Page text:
Google Analytics is an incredibly powerful piece of digital analytics software. It can heavily improve business decision-making by allowing you to understand your audience and measure the effectiveness of your marketing campaigns.
So you should definitely be considering Google Analytics for your web analytics implementation. But how much does Google Analytics cost? Not only do we give a rundown of all the costs you may encounter, but we’ll explain how the software can benefit your business in various ways.
There’s a good chance that you’ve already heard of Google Analytics. If a business has a website, they’re probably using GA. In fact, research shows that 55.8% of all websites use this tool. It’s by far the most popular web analytics tool, favoured by 85.8% of websites that monitor traffic analysis.
It’s not hard to see why it’s so popular. GA is crammed with all the features you need to properly understand how people interact with your website. You can gain huge insights into your visitors. This includes their demographic, geographic location, and even the TV shows they watch.
Moreover, since its inception in 2007, GA has received constant updates. This means that it is now bigger and better than ever. The most recent version of GA, Google Analytics 4 gives even more in-depth data.
Google Analytics is completely free, like many of Google’s digital products. And the majority of GA users stick with the free version. There is a premium version available though: Google Analytics 360.
GA360 is only recommended for very large enterprises. But does come with a lot of additional analytical capability. GA360 costs $150,000 per year or $12,500 per month.
But how do the two versions differ? We’ll look at some of the top features of the free version of GA vs the extra features of GA360 later on.
Google products are typically free with some exceptions like GA360. But there can also be costs you may find yourself paying elsewhere when using products with Google Analytics.
It is free to use the Google Ads interface and set up an account. But as you already know, Google Ads is a paid advertising platform. It costs money to run campaigns.
Google Tag Manager (GTM) is also free to use and is highly recommended to run alongside your Google Analytics implementation. Recently however a new way of collecting data using Google Tag Manager came about. It’s called GTM Server-side.
When setting up GTM Server-side you’ll need to set up Google Cloud Platform and a tagging server. Google recommends that you set up at least three servers which should cost you around $50 USD a month. Larger companies may require more servers and this will incur additional costs.
Google BigQuery previously was only available to GA360 users. But one of the greatest features of GA4 is that it is now available for free users too. However, it does incur costs of its own.
It’s a rather complicated pricing model, you have to pay for queries (based on the amount of data queries scanned). You also pay for storage, streaming, updating queries and more. This should, however, be free for the majority of smaller businesses as there is 10gb of storage and 1TB of queries per month for free.
Google Analytics has recently received a big update: GA4. The latest version gives better insights than ever. If you’re already using GA, but haven’t made the upgrade, now is the time. Universal Analytics (UA) will be discontinued on the 1st July 2023, with Universal Analytics 360 (UA360) being shut down on the 1st of July 2024.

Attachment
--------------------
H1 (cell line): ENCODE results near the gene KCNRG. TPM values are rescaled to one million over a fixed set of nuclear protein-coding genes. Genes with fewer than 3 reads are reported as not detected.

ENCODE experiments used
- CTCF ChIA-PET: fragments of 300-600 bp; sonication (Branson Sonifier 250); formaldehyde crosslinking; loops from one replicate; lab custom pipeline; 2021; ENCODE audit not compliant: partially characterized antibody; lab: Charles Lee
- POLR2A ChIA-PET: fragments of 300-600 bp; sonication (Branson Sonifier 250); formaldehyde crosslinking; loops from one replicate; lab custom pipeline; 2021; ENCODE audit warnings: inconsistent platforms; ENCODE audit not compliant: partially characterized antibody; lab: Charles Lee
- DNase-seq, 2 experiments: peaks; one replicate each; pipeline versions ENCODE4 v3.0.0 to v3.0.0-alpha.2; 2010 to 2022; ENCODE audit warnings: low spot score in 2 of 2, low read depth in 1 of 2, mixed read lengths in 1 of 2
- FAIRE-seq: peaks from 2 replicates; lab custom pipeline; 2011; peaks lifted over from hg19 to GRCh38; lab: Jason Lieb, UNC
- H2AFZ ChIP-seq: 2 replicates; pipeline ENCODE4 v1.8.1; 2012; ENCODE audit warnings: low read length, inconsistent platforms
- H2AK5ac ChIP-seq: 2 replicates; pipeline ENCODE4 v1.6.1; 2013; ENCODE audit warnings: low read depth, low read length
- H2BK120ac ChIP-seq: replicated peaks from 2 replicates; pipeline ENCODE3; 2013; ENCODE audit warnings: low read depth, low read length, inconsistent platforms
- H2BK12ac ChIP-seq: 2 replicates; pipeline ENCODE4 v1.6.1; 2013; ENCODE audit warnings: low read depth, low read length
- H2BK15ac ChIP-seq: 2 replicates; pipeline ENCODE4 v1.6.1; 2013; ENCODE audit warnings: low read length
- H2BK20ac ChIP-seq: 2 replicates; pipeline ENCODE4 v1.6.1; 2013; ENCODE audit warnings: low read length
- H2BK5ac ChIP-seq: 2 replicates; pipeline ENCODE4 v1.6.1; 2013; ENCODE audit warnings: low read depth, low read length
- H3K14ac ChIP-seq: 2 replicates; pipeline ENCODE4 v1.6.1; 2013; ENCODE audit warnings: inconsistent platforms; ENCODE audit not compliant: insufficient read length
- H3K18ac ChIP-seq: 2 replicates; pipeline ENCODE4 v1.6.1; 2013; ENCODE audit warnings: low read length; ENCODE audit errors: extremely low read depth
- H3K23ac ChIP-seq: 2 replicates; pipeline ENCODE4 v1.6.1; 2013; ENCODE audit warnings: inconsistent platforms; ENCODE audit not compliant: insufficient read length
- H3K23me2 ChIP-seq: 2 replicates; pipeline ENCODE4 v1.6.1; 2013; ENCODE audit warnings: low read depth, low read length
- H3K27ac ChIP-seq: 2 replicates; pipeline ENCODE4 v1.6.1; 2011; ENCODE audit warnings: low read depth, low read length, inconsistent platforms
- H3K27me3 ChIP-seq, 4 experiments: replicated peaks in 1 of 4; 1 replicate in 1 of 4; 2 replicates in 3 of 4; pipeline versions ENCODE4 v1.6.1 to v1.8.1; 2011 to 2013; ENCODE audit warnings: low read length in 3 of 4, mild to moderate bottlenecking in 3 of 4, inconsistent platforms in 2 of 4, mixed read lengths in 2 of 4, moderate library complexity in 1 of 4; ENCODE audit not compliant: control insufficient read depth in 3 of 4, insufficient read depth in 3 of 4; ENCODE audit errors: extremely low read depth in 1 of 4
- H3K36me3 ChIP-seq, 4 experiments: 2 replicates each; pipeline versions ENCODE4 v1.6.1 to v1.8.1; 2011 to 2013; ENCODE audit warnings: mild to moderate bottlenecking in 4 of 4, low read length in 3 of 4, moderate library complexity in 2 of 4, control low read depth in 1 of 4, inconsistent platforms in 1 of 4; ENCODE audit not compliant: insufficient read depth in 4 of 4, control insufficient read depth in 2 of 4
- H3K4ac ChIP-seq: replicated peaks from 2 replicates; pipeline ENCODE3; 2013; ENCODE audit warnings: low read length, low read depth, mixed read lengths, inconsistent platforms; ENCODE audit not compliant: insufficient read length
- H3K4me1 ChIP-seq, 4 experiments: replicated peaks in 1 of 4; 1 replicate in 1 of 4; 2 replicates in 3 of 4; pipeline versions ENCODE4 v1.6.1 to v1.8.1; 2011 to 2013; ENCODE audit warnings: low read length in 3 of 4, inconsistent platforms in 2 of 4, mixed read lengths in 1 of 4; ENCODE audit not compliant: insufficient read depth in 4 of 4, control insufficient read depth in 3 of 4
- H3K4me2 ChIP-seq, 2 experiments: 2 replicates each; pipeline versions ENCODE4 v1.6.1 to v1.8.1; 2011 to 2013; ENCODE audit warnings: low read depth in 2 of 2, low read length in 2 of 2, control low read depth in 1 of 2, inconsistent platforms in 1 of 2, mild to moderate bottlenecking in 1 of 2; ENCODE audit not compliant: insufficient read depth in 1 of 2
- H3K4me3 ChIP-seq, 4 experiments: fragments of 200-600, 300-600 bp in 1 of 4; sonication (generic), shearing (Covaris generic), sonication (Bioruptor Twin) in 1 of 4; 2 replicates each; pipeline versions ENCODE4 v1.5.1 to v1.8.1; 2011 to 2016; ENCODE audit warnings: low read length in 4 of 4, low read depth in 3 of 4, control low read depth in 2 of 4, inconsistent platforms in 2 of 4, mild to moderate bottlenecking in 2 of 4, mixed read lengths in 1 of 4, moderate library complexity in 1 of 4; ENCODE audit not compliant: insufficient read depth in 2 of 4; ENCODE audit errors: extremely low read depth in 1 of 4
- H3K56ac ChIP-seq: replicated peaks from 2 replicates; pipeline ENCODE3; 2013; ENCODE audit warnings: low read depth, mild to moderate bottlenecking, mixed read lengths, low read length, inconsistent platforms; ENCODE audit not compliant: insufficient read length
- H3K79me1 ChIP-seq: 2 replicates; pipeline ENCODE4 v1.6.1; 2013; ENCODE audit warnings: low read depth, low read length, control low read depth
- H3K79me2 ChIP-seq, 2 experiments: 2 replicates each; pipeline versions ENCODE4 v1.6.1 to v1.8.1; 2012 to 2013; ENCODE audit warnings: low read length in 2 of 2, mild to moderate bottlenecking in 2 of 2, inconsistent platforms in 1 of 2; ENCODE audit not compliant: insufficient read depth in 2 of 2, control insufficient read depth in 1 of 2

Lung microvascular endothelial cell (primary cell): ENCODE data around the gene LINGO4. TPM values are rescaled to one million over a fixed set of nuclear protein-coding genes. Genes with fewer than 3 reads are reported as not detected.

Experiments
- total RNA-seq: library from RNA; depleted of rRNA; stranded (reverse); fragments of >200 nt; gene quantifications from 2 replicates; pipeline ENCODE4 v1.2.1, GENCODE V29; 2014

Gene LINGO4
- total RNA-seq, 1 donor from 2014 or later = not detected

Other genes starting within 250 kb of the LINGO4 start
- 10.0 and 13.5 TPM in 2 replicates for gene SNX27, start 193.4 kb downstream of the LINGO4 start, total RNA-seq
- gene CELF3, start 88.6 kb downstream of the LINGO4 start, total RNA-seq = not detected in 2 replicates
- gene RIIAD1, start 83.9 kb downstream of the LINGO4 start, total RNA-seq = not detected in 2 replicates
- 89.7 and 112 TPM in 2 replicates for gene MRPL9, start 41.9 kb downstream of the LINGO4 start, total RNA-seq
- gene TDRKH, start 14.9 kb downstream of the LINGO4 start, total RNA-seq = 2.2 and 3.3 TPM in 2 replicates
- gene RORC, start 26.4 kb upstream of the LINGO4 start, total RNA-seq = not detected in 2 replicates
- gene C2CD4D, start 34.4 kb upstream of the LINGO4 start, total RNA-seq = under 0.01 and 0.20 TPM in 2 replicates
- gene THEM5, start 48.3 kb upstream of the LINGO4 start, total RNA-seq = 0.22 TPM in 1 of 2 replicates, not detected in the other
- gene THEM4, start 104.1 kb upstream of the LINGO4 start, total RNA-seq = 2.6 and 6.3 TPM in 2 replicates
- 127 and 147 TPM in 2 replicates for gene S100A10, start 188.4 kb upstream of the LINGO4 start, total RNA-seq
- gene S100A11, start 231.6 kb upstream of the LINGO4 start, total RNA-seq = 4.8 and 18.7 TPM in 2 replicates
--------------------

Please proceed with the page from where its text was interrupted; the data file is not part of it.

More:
Google Analytics 360 will still be called ‘GA360’ for Google Analytics 4. But it is different from the Universal Analytics version of GA360. So we will refer to the old version as UA360.
As the name suggests, real-time reports let you monitor activity on your site as it is happening. Almost like CCTV, you can find out what visitors are doing on your site. With this report, you can discover the following information:
These features can help you to weed out any issues with your site. Are people struggling to navigate your property? Is a promotion driving traffic in the way you want it to? Have you implemented the tracking code correctly? Website owners can spend hours agonizing over these questions. GA means you can find answers in a matter of minutes.
It’s fair to say that GA4 has shaken things up a bit. Of all the changes in the latest update, the most significant is events. It comes with a new data model, and user interactions in GA4 are now measured through events.
What exactly constitutes an event is up to you, although there are some preset events within GA4. For example, page_view and session_start events can be found within GA4 from the getgo.
But when it comes to custom events, ask yourself what important interactions you want to measure. Some examples include:
For more detailed event information, you’ll want to enable enhanced measurement. This lets you measure interactions with the content on your site. Enhanced measurement allows you to track the following actions:
You’ll use GA reports a lot to visualize and understand your data. But what if there is a specific piece of information that you want to acquire? This is where report customization comes in handy. GA’s ‘report builder’ lets you customize reports to your heart’s content.
Wondering how exactly you can customize reports? Below are some of the top features within the report builder.
Here you’ll decide upon dimensions and metrics that will be displayed within your report. Below are some examples of dimensions that you can choose from:
Metrics include new users, engaged sessions, engagement rate, bounce rate, and more.
Sometimes, you might want to filter data to find individual subsets of data. For example, you might want data that applies specifically to mobile data. The report filter allows you to dig deep and find this information. Filters can be temporarily removed when you want to see reports in broader detail. The filter will be reapplied when a user exits a report.
Every report comes with two handy visualizations. Of course, you have the option of turning one or both visualizations off. There are a variety of visualization options to choose from. This includes: